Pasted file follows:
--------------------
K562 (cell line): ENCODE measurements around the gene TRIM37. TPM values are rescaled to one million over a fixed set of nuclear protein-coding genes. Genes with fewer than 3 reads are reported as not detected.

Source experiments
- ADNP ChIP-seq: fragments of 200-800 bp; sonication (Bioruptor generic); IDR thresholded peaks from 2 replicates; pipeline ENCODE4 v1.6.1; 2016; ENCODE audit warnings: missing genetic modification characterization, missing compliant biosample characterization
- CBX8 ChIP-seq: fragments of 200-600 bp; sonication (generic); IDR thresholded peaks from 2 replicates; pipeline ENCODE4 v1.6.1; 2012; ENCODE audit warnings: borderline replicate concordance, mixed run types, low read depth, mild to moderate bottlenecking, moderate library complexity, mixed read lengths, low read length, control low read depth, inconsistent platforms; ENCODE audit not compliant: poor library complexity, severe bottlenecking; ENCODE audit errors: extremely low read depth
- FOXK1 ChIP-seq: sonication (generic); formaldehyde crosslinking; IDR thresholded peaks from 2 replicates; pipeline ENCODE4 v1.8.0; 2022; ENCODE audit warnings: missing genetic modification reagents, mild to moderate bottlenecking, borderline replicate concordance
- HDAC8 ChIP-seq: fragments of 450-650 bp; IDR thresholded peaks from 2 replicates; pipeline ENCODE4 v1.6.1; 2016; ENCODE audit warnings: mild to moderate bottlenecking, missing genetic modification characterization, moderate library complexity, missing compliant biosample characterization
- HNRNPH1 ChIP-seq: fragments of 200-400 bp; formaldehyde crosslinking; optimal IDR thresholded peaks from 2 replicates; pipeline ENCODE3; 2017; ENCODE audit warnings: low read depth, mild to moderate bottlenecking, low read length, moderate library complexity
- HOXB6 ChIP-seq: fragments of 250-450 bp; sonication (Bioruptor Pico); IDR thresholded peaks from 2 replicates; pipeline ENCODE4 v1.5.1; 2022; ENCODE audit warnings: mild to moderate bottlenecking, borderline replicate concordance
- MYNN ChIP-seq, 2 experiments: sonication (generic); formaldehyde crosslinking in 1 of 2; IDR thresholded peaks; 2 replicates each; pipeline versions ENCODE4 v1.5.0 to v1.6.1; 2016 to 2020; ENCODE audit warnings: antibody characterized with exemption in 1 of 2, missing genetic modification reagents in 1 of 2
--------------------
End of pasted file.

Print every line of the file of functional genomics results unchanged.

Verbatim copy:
K562 (cell line): ENCODE measurements around the gene TRIM37. TPM values are rescaled to one million over a fixed set of nuclear protein-coding genes. Genes with fewer than 3 reads are reported as not detected.

Source experiments
- ADNP ChIP-seq: fragments of 200-800 bp; sonication (Bioruptor generic); IDR thresholded peaks from 2 replicates; pipeline ENCODE4 v1.6.1; 2016; ENCODE audit warnings: missing genetic modification characterization, missing compliant biosample characterization
- CBX8 ChIP-seq: fragments of 200-600 bp; sonication (generic); IDR thresholded peaks from 2 replicates; pipeline ENCODE4 v1.6.1; 2012; ENCODE audit warnings: borderline replicate concordance, mixed run types, low read depth, mild to moderate bottlenecking, moderate library complexity, mixed read lengths, low read length, control low read depth, inconsistent platforms; ENCODE audit not compliant: poor library complexity, severe bottlenecking; ENCODE audit errors: extremely low read depth
- FOXK1 ChIP-seq: sonication (generic); formaldehyde crosslinking; IDR thresholded peaks from 2 replicates; pipeline ENCODE4 v1.8.0; 2022; ENCODE audit warnings: missing genetic modification reagents, mild to moderate bottlenecking, borderline replicate concordance
- HDAC8 ChIP-seq: fragments of 450-650 bp; IDR thresholded peaks from 2 replicates; pipeline ENCODE4 v1.6.1; 2016; ENCODE audit warnings: mild to moderate bottlenecking, missing genetic modification characterization, moderate library complexity, missing compliant biosample characterization
- HNRNPH1 ChIP-seq: fragments of 200-400 bp; formaldehyde crosslinking; optimal IDR thresholded peaks from 2 replicates; pipeline ENCODE3; 2017; ENCODE audit warnings: low read depth, mild to moderate bottlenecking, low read length, moderate library complexity
- HOXB6 ChIP-seq: fragments of 250-450 bp; sonication (Bioruptor Pico); IDR thresholded peaks from 2 replicates; pipeline ENCODE4 v1.5.1; 2022; ENCODE audit warnings: mild to moderate bottlenecking, borderline replicate concordance
- MYNN ChIP-seq, 2 experiments: sonication (generic); formaldehyde crosslinking in 1 of 2; IDR thresholded peaks; 2 replicates each; pipeline versions ENCODE4 v1.5.0 to v1.6.1; 2016 to 2020; ENCODE audit warnings: antibody characterized with exemption in 1 of 2, missing genetic modification reagents in 1 of 2